Preparing Wide Glue-Ups for the Planer Sled

With its ability to flatten wide stock quickly and effortlessly, one of the things that my planer sled design has enabled is a little more flexibility and ease when I need to glue up something wide. Ironically (or perhaps not so much), the jack plane often comes into play here. A quick treatment with everyone’s favorite “rough ‘n ready” sometimes saves even more time.

By way of example, I’m working with a bunch of suboptimal cedar at the moment. I need 10-inch (~255mm) stock, and I don’t have any. So I glued up sections of three (crummy) 4-inch stock, first roughing out the stock on the bandsaw, then planing slightly “sprung” edges using a jointer plane. I didn’t make the edges perfectly square to the sides because the sides were rough and uneven from the bandsaw (and the thicknessses varied anyway)–all I cared about was getting edges that would join together.

When doing something like that, you end up with a glued-up board resembling something from the Cubist style, for which the conformist cries out to flatten. And we oblige. For the planer sled to work correctly, you want the face you put on the bottom to be “roughly” convex, but there’s no particularly exacting standard. So you can grab a jack plane to (effortlessly) knock off a bit from the sides near the edges:

Wedge shows the part that I planed off.

Now, you can flip it over, pull out the planer sled, and fix the whole mess in place:

Yes, this is a strangely-shaped piece.

And just like that, you’re ready to feed the whole mess into the thickness planer and flatten it in one shot. The process of knocking off the edges, fixing in the planer sled, and flattening with the thickness planer only takes a few minutes (I spent a lot more time taking the photos and writing up this post).

Perhaps there’s a need for a “moral of the story” trope-ish thing in here, so here you go: The jack plane is invaluable. Even though I don’t need to use it nearly as much as I did in my prep-stock-by-hand days, I’d still be lost without it.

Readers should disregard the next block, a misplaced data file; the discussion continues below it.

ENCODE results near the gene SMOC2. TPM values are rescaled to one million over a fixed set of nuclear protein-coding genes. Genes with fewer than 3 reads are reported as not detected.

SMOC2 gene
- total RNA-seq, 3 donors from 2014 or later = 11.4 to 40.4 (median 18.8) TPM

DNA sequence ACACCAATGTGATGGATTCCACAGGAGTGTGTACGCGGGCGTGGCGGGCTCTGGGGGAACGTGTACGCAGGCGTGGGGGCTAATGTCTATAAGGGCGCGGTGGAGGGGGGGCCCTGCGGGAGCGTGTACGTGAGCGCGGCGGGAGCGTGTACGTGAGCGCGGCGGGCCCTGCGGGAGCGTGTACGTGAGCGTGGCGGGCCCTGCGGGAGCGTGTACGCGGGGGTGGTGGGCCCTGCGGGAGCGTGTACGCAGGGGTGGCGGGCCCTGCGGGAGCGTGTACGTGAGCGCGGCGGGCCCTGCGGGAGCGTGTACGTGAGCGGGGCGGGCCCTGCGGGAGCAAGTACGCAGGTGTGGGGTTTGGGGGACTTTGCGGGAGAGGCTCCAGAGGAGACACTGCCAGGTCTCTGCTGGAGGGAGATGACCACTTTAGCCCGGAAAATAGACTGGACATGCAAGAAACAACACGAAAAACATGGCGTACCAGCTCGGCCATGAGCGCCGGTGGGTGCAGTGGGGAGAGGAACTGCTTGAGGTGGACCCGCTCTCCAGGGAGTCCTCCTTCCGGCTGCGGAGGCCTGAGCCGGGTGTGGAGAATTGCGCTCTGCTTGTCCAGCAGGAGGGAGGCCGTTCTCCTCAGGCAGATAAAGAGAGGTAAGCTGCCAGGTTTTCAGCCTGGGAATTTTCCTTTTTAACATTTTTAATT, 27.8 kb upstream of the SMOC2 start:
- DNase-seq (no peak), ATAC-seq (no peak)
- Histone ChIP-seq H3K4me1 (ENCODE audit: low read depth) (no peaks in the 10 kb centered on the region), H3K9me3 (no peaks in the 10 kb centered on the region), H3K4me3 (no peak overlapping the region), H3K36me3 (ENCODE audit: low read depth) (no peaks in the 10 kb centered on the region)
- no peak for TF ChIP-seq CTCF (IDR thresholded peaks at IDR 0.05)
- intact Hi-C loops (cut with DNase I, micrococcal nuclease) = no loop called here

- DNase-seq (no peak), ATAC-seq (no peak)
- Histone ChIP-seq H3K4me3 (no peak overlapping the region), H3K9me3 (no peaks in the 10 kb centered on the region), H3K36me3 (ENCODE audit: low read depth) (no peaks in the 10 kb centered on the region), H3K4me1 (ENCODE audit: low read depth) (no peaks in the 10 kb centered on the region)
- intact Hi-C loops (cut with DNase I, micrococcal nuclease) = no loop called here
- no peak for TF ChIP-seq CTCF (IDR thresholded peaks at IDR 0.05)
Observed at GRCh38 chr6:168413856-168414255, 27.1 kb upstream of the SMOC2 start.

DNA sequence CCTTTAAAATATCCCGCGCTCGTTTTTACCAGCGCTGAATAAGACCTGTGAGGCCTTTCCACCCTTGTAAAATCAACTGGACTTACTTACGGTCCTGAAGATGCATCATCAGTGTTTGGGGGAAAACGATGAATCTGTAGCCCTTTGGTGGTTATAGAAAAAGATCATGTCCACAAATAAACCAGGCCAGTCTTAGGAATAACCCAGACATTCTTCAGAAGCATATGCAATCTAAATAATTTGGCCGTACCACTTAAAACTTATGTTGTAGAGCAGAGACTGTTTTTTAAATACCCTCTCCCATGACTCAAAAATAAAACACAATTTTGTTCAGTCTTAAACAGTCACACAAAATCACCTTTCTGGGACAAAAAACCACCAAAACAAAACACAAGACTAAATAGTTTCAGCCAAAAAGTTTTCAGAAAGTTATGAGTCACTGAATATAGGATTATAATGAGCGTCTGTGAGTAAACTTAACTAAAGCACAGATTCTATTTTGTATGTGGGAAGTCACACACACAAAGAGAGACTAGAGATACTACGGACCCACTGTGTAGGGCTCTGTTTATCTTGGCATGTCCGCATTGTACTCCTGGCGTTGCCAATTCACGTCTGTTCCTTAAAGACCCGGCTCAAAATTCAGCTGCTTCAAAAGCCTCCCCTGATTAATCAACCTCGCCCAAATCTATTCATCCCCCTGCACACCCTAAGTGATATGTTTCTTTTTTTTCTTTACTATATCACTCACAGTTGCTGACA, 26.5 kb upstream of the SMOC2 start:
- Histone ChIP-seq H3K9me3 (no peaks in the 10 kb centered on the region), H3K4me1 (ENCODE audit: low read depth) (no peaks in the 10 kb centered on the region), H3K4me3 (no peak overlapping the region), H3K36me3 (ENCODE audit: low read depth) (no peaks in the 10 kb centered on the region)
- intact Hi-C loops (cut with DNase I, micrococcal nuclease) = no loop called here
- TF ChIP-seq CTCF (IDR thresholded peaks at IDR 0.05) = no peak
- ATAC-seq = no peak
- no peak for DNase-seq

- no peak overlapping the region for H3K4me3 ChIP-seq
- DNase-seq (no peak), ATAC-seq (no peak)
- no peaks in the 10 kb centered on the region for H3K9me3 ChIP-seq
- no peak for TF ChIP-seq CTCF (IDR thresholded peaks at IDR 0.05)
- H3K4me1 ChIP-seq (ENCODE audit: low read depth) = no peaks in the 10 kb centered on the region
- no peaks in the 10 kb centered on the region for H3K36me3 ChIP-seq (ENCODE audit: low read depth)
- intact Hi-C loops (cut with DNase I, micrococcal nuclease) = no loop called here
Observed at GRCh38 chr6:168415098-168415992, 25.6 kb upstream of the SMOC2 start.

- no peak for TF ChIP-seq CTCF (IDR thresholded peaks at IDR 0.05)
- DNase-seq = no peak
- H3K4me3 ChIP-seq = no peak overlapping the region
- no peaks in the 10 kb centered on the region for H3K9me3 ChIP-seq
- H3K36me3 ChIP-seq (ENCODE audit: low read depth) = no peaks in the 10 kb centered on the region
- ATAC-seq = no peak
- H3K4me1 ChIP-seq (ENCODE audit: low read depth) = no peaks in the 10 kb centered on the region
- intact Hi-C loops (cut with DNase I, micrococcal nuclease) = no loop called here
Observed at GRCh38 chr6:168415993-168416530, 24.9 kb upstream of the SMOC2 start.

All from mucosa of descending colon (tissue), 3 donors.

The Multiwedge Planer Sled: Inspired by Hand Tool Methods

There seem to be several little camps when it comes to stock preparation methods. There are those who rive arrow-straight oak with a froe and plane it down, the hand plane exclusivity evangelists, the hand plane to flatten/thickness planer on rest, the “hmm, maybe hand planes and a big bandsaw” types, the machine heads who won’t use anything but jointers and planers, the various router sled types, and then, of course, the people who mostly do hand work, but keep a huge jointer in a separate area as a dirty secret. You know who you are.

Doing it completely by hand taught me a lot of things, and switching to a hybrid approach with a thickness planer saved me some time. I’ve never really been religious about stock preparation, so this discussion might start to seem a little out of place on this blog, which is mostly about hand work.

But something inside of me wasn’t satisfied with a few things. First, I wasn’t thrilled about flattening stuff by hand anymore. Second, I didn’t want a jointer. Finally, I wasn’t enthusiastic about my thickness planer being such a one-trick pony. I’d read about planer sleds that could flatten boards, but when I looked into them, I wasn’t too impressed. There was one overriding problem: Holding the work conveniently, yet securely.

Still, the sled idea sat in the back of my mind. I kept thinking to myself that there must be a reasonable way to get a board to stay in place, and that some sort of traditional approach to workholding might work. Maybe double wedges? But how? Finally, about a year and a half ago, something went off in my head and I had a basic design. I built a prototype. Surprisingly, it worked. I was then able to refine it some more.

So without further ado, here is my video describing the multiwedge planer sled.

A video might seem a little unusual for me, but I really felt that it was the best way to illustrate the sled.

I really hope it will be useful to someone else as well. It’s been great for me.